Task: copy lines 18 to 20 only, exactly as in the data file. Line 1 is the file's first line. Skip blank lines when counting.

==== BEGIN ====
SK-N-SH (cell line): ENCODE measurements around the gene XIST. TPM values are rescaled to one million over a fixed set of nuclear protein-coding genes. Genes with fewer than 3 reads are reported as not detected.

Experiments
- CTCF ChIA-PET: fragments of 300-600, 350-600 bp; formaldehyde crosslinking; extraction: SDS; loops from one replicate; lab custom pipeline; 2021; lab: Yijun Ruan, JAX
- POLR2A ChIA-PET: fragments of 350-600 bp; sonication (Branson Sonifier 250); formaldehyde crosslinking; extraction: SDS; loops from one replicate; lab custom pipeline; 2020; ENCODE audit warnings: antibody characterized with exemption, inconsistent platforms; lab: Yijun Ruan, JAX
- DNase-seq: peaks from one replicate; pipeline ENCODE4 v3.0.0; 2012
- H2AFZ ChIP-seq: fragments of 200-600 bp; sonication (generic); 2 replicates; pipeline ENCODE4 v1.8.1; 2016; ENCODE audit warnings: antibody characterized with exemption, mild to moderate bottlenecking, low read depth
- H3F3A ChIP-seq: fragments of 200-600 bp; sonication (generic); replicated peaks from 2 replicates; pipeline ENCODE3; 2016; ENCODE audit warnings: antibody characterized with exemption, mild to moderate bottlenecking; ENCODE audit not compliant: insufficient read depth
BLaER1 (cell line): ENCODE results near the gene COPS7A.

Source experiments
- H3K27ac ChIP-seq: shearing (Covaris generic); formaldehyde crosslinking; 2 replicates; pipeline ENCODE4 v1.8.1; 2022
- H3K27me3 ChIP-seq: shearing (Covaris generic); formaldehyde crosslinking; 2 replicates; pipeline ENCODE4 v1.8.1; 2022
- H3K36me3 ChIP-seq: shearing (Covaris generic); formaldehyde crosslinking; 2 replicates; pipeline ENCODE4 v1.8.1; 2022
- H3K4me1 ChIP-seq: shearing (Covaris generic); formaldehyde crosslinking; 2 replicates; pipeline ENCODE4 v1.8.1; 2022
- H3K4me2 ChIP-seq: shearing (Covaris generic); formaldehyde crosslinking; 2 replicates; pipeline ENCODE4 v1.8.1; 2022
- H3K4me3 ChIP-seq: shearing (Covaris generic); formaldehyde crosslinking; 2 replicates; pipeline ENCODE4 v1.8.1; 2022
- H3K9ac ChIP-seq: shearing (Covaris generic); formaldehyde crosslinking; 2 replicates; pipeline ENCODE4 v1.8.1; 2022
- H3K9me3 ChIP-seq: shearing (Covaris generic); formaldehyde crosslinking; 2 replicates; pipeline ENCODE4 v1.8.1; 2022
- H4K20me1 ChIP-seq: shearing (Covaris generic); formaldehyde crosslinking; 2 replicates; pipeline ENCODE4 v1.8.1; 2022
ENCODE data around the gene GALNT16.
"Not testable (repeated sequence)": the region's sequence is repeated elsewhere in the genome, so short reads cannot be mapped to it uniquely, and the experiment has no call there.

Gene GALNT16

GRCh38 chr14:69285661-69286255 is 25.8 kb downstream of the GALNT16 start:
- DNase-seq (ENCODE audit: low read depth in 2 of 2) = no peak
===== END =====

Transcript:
- H4K20me1 ChIP-seq: shearing (Covaris generic); formaldehyde crosslinking; 2 replicates; pipeline ENCODE4 v1.8.1; 2022
ENCODE data around the gene GALNT16.
"Not testable (repeated sequence)": the region's sequence is repeated elsewhere in the genome, so short reads cannot be mapped to it uniquely, and the experiment has no call there.